Unfortunately I was unable to get much research done today. However, I did learn a few things.
A processor can be either statically scheduled or dynamically scheduled.
A statically scheduled processor depends on the compiler to create the execution schedule. I am guessing this is either through hints or by actually reordering instructions at compile time.
A dynamically scheduled processor creates the execution schedule at run-time. This is apparently the preferred method, although I can only guess as to the reasons at this point. One thought is that you can change the hardware and the same program doesn't need to be recompiled.
Memory Disambiguation is used in the creation of the execution schedule to reorder memory references without running into a data hazard; it is the process of determining if two instructions access the same memory location.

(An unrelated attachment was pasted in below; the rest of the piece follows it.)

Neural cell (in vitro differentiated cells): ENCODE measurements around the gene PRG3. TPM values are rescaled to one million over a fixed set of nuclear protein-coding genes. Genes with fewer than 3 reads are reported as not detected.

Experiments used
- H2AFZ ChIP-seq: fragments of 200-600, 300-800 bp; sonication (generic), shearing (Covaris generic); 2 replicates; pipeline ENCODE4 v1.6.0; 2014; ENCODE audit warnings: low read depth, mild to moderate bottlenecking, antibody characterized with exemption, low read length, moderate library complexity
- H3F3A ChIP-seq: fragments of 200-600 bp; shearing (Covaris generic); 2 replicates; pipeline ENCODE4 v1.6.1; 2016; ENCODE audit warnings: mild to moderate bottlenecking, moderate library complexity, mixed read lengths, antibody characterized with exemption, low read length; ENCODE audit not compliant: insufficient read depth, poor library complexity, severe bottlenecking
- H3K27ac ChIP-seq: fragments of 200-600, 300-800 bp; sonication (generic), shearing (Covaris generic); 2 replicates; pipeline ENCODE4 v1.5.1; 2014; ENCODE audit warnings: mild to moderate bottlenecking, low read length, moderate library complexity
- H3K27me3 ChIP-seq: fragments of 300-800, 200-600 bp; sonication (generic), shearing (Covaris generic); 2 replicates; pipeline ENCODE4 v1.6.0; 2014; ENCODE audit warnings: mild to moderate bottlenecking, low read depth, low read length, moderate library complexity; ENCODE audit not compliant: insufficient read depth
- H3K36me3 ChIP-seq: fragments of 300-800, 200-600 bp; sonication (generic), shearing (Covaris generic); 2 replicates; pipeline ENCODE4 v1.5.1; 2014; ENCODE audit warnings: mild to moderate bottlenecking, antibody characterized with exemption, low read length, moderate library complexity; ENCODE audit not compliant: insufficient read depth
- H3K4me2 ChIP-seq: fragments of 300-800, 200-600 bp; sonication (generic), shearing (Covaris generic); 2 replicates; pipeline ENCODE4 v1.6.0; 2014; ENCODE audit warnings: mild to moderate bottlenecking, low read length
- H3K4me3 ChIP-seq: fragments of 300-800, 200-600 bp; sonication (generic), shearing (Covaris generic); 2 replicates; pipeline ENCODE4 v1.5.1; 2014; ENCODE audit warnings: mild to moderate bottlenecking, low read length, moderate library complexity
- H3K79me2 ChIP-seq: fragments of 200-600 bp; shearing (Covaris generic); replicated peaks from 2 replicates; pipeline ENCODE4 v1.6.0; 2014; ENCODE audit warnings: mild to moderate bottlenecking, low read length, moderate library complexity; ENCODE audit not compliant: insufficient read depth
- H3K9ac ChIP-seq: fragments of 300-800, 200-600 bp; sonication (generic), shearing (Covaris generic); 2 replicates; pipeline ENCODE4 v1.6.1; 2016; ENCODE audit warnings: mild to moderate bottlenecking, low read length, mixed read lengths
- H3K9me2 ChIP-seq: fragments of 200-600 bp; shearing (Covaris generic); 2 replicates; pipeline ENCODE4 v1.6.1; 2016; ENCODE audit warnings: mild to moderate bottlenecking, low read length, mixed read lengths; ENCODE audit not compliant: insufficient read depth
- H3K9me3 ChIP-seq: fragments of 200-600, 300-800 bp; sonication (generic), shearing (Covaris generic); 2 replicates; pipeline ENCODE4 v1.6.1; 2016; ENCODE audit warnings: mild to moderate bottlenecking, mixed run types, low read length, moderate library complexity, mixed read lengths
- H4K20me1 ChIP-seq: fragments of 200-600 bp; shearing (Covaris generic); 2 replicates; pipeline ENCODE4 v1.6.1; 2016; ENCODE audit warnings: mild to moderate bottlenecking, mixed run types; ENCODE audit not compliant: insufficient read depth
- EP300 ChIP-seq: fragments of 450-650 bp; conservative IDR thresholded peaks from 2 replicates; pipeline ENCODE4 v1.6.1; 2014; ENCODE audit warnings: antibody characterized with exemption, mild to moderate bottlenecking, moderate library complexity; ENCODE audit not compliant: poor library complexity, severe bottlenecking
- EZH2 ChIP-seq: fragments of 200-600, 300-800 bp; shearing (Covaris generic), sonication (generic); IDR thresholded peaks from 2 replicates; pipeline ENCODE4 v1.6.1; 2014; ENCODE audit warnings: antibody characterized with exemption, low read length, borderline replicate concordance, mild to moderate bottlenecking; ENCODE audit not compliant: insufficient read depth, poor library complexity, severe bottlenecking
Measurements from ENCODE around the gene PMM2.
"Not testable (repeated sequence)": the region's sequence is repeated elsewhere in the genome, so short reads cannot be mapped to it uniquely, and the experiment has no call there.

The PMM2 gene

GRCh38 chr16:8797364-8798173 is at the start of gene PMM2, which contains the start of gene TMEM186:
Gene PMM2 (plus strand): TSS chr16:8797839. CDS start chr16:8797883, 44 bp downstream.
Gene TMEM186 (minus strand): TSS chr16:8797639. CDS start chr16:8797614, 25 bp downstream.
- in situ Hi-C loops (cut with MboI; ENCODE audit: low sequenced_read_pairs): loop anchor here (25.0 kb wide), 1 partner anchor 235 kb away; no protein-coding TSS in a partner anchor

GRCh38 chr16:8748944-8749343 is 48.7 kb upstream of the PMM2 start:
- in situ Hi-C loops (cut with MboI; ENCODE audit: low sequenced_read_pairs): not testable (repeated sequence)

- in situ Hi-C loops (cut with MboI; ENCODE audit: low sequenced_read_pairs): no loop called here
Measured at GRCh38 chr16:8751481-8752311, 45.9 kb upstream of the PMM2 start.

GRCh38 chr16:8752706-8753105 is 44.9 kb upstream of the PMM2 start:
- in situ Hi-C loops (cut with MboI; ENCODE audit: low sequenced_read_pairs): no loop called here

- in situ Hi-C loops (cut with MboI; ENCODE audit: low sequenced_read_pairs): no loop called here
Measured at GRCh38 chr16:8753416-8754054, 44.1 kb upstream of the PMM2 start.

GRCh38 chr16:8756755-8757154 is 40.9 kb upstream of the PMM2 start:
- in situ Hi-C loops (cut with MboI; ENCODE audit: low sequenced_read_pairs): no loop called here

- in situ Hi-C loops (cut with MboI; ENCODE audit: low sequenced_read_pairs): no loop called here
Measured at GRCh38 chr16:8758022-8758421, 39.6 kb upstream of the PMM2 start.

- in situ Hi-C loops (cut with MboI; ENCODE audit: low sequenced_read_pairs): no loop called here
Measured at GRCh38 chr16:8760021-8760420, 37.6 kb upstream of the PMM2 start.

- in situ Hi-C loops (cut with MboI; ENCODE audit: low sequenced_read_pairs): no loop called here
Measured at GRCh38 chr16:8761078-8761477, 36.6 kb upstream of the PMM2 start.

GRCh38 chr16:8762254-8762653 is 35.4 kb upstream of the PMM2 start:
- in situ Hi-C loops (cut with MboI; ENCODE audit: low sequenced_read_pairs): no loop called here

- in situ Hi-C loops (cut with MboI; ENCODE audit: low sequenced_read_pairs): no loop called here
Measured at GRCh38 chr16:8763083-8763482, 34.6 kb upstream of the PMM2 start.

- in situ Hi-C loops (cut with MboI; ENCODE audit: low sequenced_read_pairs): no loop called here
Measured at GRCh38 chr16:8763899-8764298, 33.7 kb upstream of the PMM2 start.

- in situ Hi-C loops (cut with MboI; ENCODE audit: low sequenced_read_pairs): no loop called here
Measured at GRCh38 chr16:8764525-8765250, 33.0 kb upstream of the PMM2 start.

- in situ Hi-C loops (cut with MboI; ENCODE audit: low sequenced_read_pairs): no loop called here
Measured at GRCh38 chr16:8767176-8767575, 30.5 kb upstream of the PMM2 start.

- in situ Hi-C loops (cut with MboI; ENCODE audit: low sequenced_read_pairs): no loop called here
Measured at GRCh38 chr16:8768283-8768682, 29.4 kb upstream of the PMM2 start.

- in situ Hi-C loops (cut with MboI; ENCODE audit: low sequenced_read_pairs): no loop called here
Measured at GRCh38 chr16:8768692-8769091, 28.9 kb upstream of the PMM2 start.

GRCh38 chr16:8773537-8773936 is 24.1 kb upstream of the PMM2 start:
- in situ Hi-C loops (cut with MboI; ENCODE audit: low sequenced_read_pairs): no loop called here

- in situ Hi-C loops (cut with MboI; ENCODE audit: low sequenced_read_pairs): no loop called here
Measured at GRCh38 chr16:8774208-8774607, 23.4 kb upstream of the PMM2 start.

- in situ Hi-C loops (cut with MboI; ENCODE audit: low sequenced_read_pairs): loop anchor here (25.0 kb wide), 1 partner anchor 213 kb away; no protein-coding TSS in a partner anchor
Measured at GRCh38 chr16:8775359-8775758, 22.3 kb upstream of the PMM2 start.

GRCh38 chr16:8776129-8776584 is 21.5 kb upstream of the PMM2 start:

As with creating the execution schedule, memory disambiguation comes in two flavors: Static Disambiguation and Dynamic Disambiguation. As with scheduling, the static variation is performed by the compiler and the dynamic variation is performed by the processor. Either or both can be used and they don't interfere with each other.
How dynamic disambiguation works with a statically scheduled processor, I don't know. Hopefully that is one of those questions which I will find an answer to.